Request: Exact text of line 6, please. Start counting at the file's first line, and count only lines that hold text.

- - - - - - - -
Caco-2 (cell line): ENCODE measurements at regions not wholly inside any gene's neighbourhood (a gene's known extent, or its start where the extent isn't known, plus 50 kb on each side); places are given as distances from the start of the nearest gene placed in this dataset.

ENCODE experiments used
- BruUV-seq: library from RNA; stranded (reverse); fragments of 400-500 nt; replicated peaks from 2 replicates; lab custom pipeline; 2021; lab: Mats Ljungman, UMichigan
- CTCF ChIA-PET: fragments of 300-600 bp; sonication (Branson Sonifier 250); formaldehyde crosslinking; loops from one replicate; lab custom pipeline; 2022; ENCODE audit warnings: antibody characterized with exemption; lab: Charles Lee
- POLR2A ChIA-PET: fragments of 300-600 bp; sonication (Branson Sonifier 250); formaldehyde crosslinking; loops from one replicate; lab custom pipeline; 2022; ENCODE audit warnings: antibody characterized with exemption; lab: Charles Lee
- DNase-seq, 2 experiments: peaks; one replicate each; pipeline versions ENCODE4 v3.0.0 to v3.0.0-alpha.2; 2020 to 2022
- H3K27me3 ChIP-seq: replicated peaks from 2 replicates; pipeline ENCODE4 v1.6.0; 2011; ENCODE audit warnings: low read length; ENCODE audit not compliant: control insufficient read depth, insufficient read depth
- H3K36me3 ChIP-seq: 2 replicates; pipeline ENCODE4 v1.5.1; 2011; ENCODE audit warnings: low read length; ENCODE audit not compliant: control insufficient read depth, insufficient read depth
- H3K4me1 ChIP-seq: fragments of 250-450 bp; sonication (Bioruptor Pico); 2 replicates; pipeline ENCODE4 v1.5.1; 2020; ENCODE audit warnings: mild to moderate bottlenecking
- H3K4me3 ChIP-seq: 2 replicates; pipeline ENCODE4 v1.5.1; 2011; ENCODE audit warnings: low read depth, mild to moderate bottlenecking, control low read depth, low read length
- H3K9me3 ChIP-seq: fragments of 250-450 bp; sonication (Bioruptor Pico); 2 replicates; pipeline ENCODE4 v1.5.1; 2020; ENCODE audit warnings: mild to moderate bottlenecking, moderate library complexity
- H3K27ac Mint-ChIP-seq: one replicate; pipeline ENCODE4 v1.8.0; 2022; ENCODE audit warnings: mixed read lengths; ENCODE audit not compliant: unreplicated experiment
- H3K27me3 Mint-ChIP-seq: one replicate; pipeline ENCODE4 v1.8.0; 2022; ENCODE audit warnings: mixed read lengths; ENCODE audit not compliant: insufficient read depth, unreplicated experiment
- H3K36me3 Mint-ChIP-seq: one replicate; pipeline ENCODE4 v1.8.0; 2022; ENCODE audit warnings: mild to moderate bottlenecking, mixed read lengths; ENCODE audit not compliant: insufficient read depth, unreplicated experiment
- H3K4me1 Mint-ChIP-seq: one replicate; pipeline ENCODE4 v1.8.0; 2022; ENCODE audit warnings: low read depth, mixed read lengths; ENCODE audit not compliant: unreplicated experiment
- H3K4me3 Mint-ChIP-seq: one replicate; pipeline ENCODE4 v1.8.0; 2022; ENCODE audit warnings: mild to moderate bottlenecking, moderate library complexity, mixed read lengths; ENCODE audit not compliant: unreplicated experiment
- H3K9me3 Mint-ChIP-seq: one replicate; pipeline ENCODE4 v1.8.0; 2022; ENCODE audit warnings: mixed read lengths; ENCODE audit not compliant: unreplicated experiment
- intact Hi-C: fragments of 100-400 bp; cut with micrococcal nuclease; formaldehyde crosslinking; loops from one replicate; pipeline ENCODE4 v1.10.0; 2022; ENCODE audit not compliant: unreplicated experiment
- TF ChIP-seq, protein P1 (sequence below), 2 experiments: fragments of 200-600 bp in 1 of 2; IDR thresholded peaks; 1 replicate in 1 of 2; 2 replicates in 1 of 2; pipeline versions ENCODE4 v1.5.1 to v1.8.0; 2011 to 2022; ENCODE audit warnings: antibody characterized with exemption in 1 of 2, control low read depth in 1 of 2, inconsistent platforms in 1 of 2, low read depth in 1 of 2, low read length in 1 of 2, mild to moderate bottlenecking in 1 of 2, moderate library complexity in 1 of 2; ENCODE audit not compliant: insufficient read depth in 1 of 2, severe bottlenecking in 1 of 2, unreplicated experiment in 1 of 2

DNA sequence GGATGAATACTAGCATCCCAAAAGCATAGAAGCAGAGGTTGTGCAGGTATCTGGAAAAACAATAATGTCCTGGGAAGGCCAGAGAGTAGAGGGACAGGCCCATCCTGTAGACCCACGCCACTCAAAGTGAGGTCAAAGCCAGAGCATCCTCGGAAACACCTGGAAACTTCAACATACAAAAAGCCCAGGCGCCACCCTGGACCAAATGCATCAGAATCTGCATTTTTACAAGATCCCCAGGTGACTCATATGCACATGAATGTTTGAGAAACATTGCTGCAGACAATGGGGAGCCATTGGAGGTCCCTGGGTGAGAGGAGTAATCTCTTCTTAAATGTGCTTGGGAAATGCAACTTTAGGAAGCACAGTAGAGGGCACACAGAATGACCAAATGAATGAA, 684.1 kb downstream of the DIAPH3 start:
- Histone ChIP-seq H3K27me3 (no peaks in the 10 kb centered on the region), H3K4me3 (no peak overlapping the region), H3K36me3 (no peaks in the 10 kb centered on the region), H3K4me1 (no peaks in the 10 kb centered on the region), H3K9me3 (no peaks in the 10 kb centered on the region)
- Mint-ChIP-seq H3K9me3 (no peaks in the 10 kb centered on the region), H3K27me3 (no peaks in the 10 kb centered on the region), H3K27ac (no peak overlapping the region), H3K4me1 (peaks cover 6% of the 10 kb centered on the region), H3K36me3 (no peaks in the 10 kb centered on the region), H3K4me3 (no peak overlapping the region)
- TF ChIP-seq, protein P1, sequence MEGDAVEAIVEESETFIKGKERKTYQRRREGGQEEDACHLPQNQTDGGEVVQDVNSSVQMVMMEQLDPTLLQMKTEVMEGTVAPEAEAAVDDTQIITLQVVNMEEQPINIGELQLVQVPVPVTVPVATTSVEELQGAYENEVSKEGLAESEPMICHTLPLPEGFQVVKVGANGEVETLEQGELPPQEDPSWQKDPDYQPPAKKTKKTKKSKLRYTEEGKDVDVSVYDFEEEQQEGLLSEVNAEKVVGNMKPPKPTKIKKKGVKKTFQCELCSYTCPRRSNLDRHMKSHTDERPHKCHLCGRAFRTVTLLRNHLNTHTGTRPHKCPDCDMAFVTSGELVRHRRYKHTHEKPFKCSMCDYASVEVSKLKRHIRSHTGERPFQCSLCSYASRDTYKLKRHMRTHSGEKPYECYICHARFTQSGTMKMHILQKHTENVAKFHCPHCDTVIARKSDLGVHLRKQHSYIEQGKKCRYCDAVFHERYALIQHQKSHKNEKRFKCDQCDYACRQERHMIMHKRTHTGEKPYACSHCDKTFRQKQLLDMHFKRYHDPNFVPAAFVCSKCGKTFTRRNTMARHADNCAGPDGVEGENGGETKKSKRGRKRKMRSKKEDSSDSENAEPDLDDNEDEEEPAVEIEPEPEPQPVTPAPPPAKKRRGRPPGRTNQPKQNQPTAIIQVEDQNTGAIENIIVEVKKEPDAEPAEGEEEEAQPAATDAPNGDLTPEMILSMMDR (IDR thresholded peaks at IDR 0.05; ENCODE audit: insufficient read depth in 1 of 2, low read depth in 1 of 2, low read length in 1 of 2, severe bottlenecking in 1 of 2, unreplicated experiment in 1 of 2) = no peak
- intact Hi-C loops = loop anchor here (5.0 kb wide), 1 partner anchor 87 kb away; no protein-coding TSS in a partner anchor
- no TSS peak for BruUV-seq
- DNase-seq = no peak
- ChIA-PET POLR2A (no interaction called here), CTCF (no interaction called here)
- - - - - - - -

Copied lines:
- DNase-seq, 2 experiments: peaks; one replicate each; pipeline versions ENCODE4 v3.0.0 to v3.0.0-alpha.2; 2020 to 2022